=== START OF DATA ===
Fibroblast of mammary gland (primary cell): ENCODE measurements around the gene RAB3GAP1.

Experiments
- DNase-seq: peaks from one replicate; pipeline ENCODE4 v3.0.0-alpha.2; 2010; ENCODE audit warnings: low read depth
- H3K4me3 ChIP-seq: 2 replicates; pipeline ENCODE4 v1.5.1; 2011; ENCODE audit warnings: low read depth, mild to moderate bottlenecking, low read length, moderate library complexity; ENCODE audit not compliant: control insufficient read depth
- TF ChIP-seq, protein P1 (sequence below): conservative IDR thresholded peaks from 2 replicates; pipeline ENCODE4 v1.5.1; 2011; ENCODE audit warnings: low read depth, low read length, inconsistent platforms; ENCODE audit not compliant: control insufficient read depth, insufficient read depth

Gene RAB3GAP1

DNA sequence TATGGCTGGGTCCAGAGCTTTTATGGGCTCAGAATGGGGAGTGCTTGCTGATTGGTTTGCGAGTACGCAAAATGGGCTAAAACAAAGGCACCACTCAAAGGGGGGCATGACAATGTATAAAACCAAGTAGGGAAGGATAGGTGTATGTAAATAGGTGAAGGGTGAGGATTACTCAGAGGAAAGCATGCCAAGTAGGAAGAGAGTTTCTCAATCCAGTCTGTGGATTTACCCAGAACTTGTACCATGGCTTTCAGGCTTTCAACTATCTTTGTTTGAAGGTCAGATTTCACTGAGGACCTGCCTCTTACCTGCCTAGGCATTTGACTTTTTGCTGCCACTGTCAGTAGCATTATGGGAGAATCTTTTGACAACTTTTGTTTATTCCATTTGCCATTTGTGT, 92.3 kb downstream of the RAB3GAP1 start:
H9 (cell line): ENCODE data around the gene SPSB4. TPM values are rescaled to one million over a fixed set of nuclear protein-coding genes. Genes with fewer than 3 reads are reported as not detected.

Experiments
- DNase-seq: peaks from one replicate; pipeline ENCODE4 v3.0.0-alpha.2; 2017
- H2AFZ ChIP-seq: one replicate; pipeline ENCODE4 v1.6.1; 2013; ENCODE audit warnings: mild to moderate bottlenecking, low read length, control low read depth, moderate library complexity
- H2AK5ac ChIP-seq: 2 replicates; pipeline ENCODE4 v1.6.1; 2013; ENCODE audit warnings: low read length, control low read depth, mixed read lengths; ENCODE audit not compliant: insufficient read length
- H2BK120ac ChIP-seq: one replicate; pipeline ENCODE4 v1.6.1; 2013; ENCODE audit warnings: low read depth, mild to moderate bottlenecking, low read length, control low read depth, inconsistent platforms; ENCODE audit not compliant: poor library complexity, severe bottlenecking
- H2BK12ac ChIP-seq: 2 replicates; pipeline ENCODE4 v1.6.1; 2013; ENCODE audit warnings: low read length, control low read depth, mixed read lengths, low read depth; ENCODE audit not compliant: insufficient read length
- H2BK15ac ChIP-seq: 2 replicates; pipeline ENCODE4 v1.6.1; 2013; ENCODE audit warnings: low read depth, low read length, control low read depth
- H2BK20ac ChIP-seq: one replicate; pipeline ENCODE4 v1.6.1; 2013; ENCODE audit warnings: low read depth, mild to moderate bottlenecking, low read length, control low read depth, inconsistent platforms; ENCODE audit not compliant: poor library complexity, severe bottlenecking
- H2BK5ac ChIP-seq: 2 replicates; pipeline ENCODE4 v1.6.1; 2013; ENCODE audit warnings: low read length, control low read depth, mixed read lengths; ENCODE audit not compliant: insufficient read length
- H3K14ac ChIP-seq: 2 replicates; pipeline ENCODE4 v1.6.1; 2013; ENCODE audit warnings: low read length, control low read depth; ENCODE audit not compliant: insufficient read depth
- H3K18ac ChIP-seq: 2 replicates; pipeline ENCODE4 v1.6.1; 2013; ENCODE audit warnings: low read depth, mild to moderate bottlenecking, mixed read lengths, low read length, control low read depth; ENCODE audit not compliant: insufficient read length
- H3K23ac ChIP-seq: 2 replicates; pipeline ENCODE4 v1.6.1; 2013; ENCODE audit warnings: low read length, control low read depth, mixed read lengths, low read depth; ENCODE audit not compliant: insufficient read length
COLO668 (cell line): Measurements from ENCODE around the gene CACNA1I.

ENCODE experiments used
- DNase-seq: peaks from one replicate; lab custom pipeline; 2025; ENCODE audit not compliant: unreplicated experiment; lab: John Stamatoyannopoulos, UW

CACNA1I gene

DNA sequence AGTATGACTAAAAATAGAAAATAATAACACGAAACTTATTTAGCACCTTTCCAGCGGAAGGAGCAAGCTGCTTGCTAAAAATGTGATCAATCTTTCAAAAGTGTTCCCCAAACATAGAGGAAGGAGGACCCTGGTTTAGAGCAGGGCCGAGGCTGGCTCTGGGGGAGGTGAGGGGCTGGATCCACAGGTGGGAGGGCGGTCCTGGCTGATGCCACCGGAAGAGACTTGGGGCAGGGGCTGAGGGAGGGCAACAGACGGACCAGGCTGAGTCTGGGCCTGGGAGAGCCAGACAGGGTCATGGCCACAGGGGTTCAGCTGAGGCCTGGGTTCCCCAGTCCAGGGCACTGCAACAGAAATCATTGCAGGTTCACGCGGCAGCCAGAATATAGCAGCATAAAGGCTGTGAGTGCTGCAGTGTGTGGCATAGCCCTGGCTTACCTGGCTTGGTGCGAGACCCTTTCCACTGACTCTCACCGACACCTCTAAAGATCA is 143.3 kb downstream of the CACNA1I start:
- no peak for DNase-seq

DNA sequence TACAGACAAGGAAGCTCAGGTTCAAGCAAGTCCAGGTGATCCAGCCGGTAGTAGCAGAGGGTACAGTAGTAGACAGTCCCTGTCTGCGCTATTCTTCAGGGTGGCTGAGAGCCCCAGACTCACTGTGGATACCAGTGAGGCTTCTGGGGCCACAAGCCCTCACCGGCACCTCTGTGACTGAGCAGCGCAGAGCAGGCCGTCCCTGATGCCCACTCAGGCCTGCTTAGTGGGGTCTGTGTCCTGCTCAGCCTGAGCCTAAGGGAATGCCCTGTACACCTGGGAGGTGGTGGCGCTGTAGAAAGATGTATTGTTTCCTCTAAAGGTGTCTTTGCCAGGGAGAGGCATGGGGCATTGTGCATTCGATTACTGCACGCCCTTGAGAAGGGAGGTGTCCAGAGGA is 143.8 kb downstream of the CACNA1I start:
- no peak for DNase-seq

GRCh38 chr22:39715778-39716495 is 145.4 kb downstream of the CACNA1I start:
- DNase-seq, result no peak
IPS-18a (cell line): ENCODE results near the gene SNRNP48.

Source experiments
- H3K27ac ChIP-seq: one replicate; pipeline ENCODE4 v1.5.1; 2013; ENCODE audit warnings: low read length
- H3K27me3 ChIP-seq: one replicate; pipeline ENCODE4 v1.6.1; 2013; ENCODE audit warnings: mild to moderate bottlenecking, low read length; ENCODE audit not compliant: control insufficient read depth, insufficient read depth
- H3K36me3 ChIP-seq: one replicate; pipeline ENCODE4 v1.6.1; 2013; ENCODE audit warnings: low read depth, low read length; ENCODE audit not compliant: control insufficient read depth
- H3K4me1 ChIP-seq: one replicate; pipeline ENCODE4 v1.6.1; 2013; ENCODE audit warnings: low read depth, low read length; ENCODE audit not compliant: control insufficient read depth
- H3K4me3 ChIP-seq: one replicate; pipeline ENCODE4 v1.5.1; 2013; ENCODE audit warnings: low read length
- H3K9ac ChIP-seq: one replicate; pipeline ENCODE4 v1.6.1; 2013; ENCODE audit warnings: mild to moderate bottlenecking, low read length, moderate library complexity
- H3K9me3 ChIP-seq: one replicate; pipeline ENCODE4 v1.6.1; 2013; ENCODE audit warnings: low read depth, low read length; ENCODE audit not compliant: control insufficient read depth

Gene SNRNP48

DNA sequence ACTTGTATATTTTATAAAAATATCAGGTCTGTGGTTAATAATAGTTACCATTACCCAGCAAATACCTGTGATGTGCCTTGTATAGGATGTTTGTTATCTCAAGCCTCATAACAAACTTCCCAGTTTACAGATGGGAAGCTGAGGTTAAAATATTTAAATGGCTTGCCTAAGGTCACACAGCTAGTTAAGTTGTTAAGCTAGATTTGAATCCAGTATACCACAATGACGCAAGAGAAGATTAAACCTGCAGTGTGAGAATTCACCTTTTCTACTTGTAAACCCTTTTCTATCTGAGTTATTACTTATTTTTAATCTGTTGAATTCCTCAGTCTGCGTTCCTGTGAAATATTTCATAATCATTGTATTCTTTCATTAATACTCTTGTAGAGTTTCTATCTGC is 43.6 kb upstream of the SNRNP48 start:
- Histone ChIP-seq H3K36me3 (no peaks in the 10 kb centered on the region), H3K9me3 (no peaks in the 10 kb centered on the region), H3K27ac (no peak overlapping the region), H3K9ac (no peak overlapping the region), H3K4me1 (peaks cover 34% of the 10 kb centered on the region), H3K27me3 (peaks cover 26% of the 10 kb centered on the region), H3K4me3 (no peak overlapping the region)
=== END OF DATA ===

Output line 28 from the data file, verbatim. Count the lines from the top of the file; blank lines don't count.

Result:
- no peak for DNase-seq